Can you take the fat out of chocolate? A Temple University study published last week finds that electric currents can reduce the fat content of milk chocolate by up to 20 percent.
The group began studying how electricity can improve the viscosity of chocolate without adding extra cocoa butter in 2012 after a consulting firm working for Mars, Inc. approached Rongjia Tao, professor of physics at Temple and chief investigator of the study. That experiment led to curiosity about whether electricity can also cut the fat in chocolate and yet keep it viscous.
To achieve low-fat chocolate without using low-calorie fat substitutes that are banned in Canada and western Europe, “new technology based on new soft matter science is critically needed,” write Dr. Tao and his colleagues in the study. “In this paper, we report that unconventional electrorheology (ER) provides a solution for this critical outstanding issue.” “Electrorheology leads to healthier and tastier chocolate” was published by the Proceedings of the National Academy of Sciences of the United States of America.
Throughout the manufacturing process, chocolate is in a liquid state. Traditionally, cocoa butter and fat are essential for keeping the viscous combination of spherical cocoa solids, sugar, and mixed solids flowing, but Tao’s findings may make the oil superfluous.
This experiment takes advantage of chocolate’s “smart fluid” characteristics. “Smart fluids” are those whose viscosity can continuously and rapidly respond to electric shocks. Machine oils are also “smart." In his study, Tao took advantage of this property of chocolate to simultaneously reduce the viscosity of liquid chocolate to decrease fat content and increase the density of its particles to maintain its flow along the production line.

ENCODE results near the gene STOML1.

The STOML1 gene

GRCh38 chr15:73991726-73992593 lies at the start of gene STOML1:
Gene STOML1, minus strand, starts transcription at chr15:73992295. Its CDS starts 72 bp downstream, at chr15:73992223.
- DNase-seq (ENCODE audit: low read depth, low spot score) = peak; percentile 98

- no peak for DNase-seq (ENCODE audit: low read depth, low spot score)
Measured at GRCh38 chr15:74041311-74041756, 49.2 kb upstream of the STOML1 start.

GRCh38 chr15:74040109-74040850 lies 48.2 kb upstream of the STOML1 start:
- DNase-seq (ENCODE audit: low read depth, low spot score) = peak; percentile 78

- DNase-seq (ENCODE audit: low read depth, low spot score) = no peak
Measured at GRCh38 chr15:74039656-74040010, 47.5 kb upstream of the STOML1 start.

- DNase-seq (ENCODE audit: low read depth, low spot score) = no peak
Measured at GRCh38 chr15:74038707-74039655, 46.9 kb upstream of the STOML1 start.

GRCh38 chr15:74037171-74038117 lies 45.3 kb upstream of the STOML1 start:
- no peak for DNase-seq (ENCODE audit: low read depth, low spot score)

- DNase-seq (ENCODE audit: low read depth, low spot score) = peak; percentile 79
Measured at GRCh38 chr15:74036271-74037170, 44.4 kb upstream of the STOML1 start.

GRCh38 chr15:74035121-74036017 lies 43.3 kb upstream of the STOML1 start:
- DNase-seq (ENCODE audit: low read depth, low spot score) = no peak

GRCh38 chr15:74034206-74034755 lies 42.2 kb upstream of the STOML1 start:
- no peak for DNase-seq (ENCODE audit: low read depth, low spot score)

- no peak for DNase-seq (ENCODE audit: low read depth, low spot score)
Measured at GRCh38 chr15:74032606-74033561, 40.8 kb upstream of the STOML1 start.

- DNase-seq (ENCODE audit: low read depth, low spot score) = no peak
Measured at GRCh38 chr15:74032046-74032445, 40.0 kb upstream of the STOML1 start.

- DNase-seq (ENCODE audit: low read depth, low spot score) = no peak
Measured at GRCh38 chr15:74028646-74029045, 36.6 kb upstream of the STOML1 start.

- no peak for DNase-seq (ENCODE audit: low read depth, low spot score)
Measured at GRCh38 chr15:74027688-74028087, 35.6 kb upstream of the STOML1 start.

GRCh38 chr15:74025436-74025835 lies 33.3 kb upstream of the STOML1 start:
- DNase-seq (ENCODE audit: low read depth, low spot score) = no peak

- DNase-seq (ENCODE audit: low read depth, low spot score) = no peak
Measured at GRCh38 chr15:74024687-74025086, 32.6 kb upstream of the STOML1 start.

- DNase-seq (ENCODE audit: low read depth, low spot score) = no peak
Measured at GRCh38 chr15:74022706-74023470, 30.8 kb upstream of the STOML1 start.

Tao and his colleagues found that applying the electric field parallel to the chocolate flow – instead of perpendicularly, as is usually done in electrorheology – changes the alignment of the chocolate particles.
The microstructure of the particles changes from spherical to oblong, or prolate spheroidal. These new electrocuted particles “aggregate into short chains” with long axes pointing in the flow direction, Tao and his colleagues write. The flatter shape of these particles increases the chocolate’s density and the accumulation of chains “breaks the rotational symmetry” and thus decreases the chocolate’s viscosity, which improves the chocolate’s flow, according to the paper.
There remains some room for improvement, the study claims. “In our ER treatment we have not reached the optimal solution for viscosity reduction; some particles may not be aggregated into short chains.” The study suggests that finding the right electric field strength and time for chocolate to remain in the electric field would achieve the greatest amount of fat extraction and lowest viscosity.
But here's the $21-billion question (the amount Americans spend on chocolate every year, according to the National Confectioners Association): How does it taste?
Although some of those associated with the study did taste the chocolate, the group did not conduct wider ranging tests on taste. The study concludes by saying, “Some people ... claim that the ER-treated chocolate has a slightly stronger cocoa solid flavor, better than the original chocolate.”
Without the cocoa butter, however, the chocolate could also be more powdery, brittle, and stringent, John Hayes, a food scientist and director of the Sensory Evaluation Center at Penn State University, told NPR.
The public may soon have a chance to judge for itself. The researchers are now working with a “major chocolate company” to bring the low-fat chocolate to the market, Tao told NPR.